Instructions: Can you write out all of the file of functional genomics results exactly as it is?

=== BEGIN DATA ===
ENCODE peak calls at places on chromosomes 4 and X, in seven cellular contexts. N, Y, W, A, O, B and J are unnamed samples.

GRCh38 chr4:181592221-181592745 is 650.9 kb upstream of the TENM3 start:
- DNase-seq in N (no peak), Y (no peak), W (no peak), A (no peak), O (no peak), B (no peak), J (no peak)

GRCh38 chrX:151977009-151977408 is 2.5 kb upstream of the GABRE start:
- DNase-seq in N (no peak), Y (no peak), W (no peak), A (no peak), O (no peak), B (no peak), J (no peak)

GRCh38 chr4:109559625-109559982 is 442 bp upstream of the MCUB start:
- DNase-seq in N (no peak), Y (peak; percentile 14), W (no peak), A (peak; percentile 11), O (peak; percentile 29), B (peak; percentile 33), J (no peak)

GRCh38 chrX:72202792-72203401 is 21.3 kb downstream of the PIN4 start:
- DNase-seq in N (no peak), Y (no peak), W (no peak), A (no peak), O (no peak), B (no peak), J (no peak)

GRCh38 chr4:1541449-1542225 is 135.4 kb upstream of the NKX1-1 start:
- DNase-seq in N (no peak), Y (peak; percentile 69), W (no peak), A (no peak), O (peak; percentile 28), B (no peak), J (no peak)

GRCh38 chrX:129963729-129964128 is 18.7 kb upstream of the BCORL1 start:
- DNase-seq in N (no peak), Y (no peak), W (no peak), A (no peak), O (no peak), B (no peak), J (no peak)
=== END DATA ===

ENCODE peak calls at places on chromosomes 4 and X, in seven cellular contexts. N, Y, W, A, O, B and J are unnamed samples.

GRCh38 chr4:181592221-181592745 is 650.9 kb upstream of the TENM3 start:
- DNase-seq in N (no peak), Y (no peak), W (no peak), A (no peak), O (no peak), B (no peak), J (no peak)

GRCh38 chrX:151977009-151977408 is 2.5 kb upstream of the GABRE start:
- DNase-seq in N (no peak), Y (no peak), W (no peak), A (no peak), O (no peak), B (no peak), J (no peak)

GRCh38 chr4:109559625-109559982 is 442 bp upstream of the MCUB start:
- DNase-seq in N (no peak), Y (peak; percentile 14), W (no peak), A (peak; percentile 11), O (peak; percentile 29), B (peak; percentile 33), J (no peak)

GRCh38 chrX:72202792-72203401 is 21.3 kb downstream of the PIN4 start:
- DNase-seq in N (no peak), Y (no peak), W (no peak), A (no peak), O (no peak), B (no peak), J (no peak)

GRCh38 chr4:1541449-1542225 is 135.4 kb upstream of the NKX1-1 start:
- DNase-seq in N (no peak), Y (peak; percentile 69), W (no peak), A (no peak), O (peak; percentile 28), B (no peak), J (no peak)

GRCh38 chrX:129963729-129964128 is 18.7 kb upstream of the BCORL1 start:
- DNase-seq in N (no peak), Y (no peak), W (no peak), A (no peak), O (no peak), B (no peak), J (no peak)